Clark smiled fondly. “I know, Mom.”
Dick and Alfred came downstairs, eager to help. Martha said, “Dick, please set the table. The silverware is in this drawer, and the plates are in this cabinet.” She was comfortable as a kitchen general. “Alfred, more of that tea would be divine.”
“As you wish, Mrs. Kent.”
The kitchen was a happy flurry of activity and Clark was ecstatic. Some of the happiest times of his life had been spent in this kitchen and on this farm. His memories were coming faster, new ones greeting him every morning when he woke up for the day…
“Clark! Where’s my boy?”
Tousled eight-year-old Clark ran up the walkway. “Here, Mom!”
“That’s my boy.” Martha hugged him, her red hair glinting in the sun. “I need help with my garden.”
She laughed and Clark eagerly followed her to the small garden in the back of the house. He dug his fingers into the earth, pulling up plants already killed by an early frost.
“Feels like snow comin’,” said Clark.
“You’re right, it does.”
“Is Dad workin’ in the north field?”
“That’s right. He’s getting the last of the harvest in.”
“I love it here.”
Martha smiled. “I know, honey. Home is always the best place to be.”
Clark felt warmed at the memory. He finished preparing the ingredients for the salad and looked up to see Bruce standing at the bottom of the stairs, looking a little awkward. Clark caught his gaze and smiled, silently inviting him to come forward.
Bruce reached Clark’s side just as the back door opened and Jonathan came in from the barn. He had washed his hands at the outside spigot and gave his wife a kiss on the cheek.
“Your stomach clock never fails,” Martha said in amusement.
Jonathan laughed. “With you as the cook, no wonder.” He clapped Clark on the shoulder and took his seat at the kitchen table, inviting everyone else to sit.
The meal was filled with talk about the farm, Clark eager to catch up. There was also N.A.S. business that was discussed, and Clark noticed how careful everyone was with each other.
Like walking on eggshells.
After the sandwiches and salad were consumed, everyone raved over Martha’s apple pie. For Clark, it was the taste of home.
“Everything is better with pie,” he declared, and everyone laughed.
After lunch, Bruce volunteered to help Martha clean up while Dick and Alfred went upstairs to finish unpacking. Jonathan went back out to the barn and Clark followed a few minutes later.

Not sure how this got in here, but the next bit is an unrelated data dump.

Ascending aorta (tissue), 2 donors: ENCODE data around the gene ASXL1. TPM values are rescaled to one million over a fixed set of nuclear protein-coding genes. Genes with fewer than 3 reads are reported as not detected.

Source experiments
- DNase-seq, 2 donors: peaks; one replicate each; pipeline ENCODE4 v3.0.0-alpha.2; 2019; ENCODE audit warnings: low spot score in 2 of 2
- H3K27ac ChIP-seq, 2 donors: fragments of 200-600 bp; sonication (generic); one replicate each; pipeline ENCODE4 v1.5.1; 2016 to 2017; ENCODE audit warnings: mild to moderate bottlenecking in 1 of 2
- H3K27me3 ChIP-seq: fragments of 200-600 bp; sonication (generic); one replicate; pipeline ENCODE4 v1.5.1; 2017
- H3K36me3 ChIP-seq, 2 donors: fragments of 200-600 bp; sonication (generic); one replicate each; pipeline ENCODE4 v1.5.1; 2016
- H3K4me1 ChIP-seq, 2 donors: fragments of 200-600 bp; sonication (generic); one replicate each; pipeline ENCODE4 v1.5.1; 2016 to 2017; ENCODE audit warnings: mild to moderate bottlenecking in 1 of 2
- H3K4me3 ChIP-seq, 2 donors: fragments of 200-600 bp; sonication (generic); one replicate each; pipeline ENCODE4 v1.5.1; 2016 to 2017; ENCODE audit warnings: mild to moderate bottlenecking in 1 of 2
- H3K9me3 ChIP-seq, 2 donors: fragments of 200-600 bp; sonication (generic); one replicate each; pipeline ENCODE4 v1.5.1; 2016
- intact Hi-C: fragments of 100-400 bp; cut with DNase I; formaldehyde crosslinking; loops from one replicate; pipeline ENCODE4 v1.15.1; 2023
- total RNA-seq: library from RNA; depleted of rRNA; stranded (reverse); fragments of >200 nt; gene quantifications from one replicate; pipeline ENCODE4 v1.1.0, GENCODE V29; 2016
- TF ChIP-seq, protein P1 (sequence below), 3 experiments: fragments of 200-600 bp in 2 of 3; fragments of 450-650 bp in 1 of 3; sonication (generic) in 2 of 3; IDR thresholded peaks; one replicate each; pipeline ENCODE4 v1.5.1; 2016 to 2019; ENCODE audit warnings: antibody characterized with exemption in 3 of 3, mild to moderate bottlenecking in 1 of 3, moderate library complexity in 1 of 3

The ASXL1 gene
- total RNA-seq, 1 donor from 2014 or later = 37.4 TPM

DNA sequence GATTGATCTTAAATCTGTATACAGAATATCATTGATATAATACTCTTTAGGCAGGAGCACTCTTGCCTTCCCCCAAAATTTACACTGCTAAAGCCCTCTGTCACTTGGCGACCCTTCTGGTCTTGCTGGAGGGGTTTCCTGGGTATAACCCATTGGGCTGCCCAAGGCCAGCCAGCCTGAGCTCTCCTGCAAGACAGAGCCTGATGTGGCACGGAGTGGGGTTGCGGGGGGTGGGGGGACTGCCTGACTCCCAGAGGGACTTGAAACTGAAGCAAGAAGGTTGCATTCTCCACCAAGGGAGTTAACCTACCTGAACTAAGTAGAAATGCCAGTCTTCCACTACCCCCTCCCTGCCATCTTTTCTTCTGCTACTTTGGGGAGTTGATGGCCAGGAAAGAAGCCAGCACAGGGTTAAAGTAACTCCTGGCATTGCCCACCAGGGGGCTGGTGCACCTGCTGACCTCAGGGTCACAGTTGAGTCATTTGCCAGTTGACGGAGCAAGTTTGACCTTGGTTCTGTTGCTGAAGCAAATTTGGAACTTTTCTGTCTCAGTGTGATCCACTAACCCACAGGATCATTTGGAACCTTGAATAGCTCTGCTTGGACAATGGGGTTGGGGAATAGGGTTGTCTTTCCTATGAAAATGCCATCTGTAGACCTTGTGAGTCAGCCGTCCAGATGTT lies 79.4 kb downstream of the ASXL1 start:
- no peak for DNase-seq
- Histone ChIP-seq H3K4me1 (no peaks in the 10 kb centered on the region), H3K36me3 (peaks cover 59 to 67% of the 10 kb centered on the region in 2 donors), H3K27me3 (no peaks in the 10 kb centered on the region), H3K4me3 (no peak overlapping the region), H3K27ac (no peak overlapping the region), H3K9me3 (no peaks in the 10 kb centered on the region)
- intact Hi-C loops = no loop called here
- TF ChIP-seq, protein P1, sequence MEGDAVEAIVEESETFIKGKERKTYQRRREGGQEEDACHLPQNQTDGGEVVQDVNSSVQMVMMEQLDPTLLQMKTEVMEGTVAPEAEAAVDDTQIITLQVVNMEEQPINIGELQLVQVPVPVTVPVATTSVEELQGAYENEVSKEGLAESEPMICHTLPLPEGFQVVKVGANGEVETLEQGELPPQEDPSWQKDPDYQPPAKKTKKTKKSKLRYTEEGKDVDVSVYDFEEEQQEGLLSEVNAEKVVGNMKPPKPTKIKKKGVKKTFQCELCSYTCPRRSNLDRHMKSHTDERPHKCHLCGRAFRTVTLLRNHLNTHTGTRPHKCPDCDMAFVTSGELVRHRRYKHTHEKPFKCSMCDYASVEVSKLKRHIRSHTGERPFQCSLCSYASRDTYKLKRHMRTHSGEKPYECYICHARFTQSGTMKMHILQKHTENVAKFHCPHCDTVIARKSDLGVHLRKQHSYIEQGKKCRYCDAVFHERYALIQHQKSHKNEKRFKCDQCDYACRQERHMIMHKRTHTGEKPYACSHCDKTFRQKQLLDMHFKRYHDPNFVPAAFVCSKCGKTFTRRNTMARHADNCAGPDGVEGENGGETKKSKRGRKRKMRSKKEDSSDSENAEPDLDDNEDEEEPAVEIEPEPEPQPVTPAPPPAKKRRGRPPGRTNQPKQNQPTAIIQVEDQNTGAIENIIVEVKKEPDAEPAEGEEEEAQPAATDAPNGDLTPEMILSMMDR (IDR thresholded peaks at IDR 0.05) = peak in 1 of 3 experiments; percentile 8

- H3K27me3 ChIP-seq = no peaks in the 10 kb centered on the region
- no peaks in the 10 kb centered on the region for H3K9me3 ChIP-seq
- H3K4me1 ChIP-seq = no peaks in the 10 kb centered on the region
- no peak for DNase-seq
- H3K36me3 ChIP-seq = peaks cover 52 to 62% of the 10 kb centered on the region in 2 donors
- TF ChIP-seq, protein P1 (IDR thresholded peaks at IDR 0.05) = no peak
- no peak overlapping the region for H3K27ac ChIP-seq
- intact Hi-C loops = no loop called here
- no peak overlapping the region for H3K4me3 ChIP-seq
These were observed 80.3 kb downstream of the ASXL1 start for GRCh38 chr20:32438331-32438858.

The scent of hay was strong, Clark breathing it in. Sunlight slanted through the high window, illuminating the stalls and workbench and the old tractor that his father was tinkering with. He looked up, a smile spreading across his face and nimbly climbed the ladder.
The loft still contained the old couch, writing desk, bookshelf crammed with books, and end table with odds ‘n’ ends. The telescope was set up in front of the window.
His father stood by the telescope, gazing out over the fields. “I’d come up here and use this telescope to gaze at the stars, wondering if I was looking at the place where you were.”
Clark swallowed. He stood on the other side of the telescope and looked out over the fields that were so familiar to him.
It wasn’t just the sun that was giving him strength. It was this place that gave him strength beyond measure, the place that nurtured and loved him in sunshine and rain, where he could come and feel safe, his haven from the world when it drew too close. His parents were the heart of everything.
“I know it was hard on you,” Clark said softly.
“Not as hard as it was on you.”
Clark stroked the telescope, remembering the many nights he had enjoyed observing the stars. When he had realized his developing powers were Kryptonian, he had sadly looked at the patch of sky where Krypton had once been.
He was still saddened by the loss of his parents, and wondered if he had other relations out there. He didn’t think he had siblings. Even with the sketchy recordings, it had appeared that he was an only child.
He didn’t even know the names of his birth parents. The recordings had made their introductions unintelligible, and their holographic projections had been damaged. He was sad to have so much lost to him, but at least he knew his roots here. He grieved over the loss of his birth parents, but the parents who had raised him were right here. Fate had taken his Kryptonian parents away from him, and had given Earth ones to him instead.
“I won’t try and tell you how to live your life, Clark,” Jonathan said. “You were planning to go to Metropolis and join the staff of The Daily Planet before you decided to seek out your Kryptonian heritage off-world.”
“I was going to work at The Daily Planet?” Clark’s eyes shone.
Jonathan nodded. “You were going to be a cub reporter. Perry White had hired you. Then you got an idea…”
“I turned down a job there?”
Jonathan smiled at Clark’s curiosity. “You went to Perry with an idea for a ‘fresh look at the Empire’. You said you were fresh off the farm, and had never been out of the U.S. before, never mind off-world. You wanted to do a series of articles on different cultures throughout the Empire.”
“Wow, pretty ambitious for a cub reporter.”
“Perry thought so, too.” Jonathan laughed. “He said you had chutzpah, and decided to underwrite your trip.” Jonathan’s smile faltered. “You never got a chance to send anything back. You disappeared.”
Clark nodded slowly, sad for lost opportunities.
“You can re-claim your job. Tell Perry that you had amnesia and leave out the part about being Bruce Wayne’s pleasure slave.”
Sunlight glinted off his slave collar and bracelets and Clark shifted uncomfortably.
“It’s your choice, Clark. You’ve got a career waiting for you, and there’s your Kryptonian heritage to consider.” Jonathan looked at his son.
Clark realized that his father was saying that it was his choice. Despite his objections, his father would support him in anything he wanted to do. Gratitude shone from his eyes, Jonathan easily reading him. The older man smiled.
They remained in comfortable silence as they gazed out on their beloved fields.